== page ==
Prost was fast because he was the professor, Prost was fast because he was such a smooth driver, Prost was fast because he was such a setup expert, etc.

Perhaps Prost was just fast because he was light as a feather.

#25 Vitesse2

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Posted 15 March 2003 - 13:12

Sorry all, but I can't help thinking about the GP du Roc here, with Altbauer talking about the necessity for von Grips to have a central pocket in his overalls so that his handkerchief wouldn't upset the balance of the Schnorrcedes.

"Von Grips must come in now .... it is time to blow his nose ....." :stoned:

#26 Maldwyn

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Posted 15 March 2003 - 13:19

Originally posted by John B
He mentions Prost and Senna as his examples.....how does his weight compare to drivers (teammates) like Patrese and Berger, who he frequently outpaced?

According to a MotorSport article (July 2002) about the 1992 season weight was a big issue for Mansell:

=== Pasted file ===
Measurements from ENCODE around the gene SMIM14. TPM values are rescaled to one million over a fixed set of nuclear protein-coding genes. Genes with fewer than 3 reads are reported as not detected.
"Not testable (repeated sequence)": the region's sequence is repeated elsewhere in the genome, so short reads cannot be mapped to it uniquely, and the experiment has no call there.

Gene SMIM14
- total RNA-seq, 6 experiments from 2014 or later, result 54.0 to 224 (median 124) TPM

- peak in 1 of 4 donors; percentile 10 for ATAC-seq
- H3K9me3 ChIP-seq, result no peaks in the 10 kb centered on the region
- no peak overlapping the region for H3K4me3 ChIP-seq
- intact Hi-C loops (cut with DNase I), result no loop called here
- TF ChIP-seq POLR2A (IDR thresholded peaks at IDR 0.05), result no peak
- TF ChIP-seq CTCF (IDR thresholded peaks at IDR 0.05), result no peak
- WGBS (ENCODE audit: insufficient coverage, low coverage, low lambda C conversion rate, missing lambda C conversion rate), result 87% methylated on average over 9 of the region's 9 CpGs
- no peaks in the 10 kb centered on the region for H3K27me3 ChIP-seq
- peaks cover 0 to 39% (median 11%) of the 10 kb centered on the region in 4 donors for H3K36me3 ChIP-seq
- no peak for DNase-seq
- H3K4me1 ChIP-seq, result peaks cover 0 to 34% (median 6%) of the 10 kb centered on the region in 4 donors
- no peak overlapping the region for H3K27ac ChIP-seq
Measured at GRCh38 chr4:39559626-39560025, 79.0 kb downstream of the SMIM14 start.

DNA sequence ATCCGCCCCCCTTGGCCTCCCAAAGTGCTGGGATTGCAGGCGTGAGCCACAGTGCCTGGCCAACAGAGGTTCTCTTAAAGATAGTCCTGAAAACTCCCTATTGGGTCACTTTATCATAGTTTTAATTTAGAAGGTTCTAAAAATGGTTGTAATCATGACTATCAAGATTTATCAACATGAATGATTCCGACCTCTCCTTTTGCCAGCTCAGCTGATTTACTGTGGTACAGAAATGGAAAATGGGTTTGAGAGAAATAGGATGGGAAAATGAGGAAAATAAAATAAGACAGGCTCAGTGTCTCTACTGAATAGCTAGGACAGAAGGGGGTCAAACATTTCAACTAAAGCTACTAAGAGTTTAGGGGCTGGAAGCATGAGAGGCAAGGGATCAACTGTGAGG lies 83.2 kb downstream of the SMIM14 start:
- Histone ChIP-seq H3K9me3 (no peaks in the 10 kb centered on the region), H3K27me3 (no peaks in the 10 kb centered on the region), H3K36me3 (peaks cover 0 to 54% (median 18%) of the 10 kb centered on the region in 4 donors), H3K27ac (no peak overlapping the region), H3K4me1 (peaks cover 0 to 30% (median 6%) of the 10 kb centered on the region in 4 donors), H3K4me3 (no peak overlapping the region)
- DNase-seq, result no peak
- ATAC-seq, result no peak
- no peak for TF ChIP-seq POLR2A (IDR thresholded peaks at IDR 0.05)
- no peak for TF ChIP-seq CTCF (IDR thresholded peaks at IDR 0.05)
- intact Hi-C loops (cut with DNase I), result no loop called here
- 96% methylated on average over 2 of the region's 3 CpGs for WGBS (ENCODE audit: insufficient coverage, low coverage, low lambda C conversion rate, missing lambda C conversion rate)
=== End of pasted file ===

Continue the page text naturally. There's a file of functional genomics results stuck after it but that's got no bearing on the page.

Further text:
David Brown: "We had the ritual weigh-in at the first race [South African GP, Kyalami], and Nigel was determined to be lighter than Riccardo..."

Adrian Newey: "I remember something about a dummy helmet..."

David Brown: "There were all sorts of shenanigans. No stone was left unturned in this effort for Nigel to be lighter. And he was [76kg to 78]. He was chuffed; Riccardo got extremely Italian about it."

Having been matched and frequently outpaced by Patrese in 1991 those 2kgs clearly made a difference in 1992 :p

#27 karlth

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Posted 15 March 2003 - 13:23

I remember a scene from the 1994 FIA review video of the official drivers weigh-in. After stepping off the scales Senna immediately rushed to the FIA official and asked: "How much does Damon weigh?"

#28 Ian McKean

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Posted 15 March 2003 - 13:59